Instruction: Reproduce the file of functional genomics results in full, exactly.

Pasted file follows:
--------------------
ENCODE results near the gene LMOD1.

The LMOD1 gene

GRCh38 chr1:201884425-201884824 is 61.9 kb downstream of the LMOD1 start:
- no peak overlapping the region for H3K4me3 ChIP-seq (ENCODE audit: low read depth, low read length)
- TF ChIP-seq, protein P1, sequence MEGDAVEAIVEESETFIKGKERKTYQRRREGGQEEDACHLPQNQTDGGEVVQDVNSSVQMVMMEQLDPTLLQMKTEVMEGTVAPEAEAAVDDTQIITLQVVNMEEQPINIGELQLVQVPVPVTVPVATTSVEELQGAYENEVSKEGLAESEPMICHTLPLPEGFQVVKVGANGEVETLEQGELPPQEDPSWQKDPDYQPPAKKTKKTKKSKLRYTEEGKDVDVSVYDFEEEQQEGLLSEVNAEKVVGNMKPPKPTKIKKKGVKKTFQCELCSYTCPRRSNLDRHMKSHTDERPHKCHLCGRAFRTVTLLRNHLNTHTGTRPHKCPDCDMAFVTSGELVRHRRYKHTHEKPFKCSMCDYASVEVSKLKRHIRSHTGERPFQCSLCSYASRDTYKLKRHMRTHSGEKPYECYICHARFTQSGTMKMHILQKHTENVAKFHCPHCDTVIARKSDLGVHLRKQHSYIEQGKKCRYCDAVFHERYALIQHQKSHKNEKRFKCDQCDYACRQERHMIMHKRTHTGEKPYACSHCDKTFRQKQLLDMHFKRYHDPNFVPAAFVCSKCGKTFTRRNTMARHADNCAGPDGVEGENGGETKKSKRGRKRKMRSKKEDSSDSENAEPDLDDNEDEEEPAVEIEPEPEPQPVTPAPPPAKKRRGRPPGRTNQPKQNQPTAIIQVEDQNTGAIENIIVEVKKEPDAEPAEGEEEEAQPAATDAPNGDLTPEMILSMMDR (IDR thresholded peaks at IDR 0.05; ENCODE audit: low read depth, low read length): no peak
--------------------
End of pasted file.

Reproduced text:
ENCODE results near the gene LMOD1.

The LMOD1 gene

GRCh38 chr1:201884425-201884824 is 61.9 kb downstream of the LMOD1 start:
- no peak overlapping the region for H3K4me3 ChIP-seq (ENCODE audit: low read depth, low read length)
- TF ChIP-seq, protein P1, sequence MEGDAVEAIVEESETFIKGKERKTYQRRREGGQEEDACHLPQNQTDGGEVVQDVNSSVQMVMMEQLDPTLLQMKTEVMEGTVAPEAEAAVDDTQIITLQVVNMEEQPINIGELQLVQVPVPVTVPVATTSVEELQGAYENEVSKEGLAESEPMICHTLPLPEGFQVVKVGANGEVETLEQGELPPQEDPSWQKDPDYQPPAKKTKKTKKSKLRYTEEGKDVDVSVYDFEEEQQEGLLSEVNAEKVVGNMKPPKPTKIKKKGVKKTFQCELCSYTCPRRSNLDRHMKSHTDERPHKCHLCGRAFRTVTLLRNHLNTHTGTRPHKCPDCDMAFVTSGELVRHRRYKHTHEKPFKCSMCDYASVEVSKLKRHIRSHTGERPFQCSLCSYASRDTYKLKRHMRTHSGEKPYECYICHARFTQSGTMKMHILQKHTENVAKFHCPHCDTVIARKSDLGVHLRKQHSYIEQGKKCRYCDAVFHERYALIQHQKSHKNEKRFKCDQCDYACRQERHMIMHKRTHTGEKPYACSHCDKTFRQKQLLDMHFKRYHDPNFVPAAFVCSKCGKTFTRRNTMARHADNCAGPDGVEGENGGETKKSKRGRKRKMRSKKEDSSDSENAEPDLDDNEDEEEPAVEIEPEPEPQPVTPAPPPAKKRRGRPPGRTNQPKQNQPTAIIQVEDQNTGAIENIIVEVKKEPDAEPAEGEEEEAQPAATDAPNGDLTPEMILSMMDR (IDR thresholded peaks at IDR 0.05; ENCODE audit: low read depth, low read length): no peak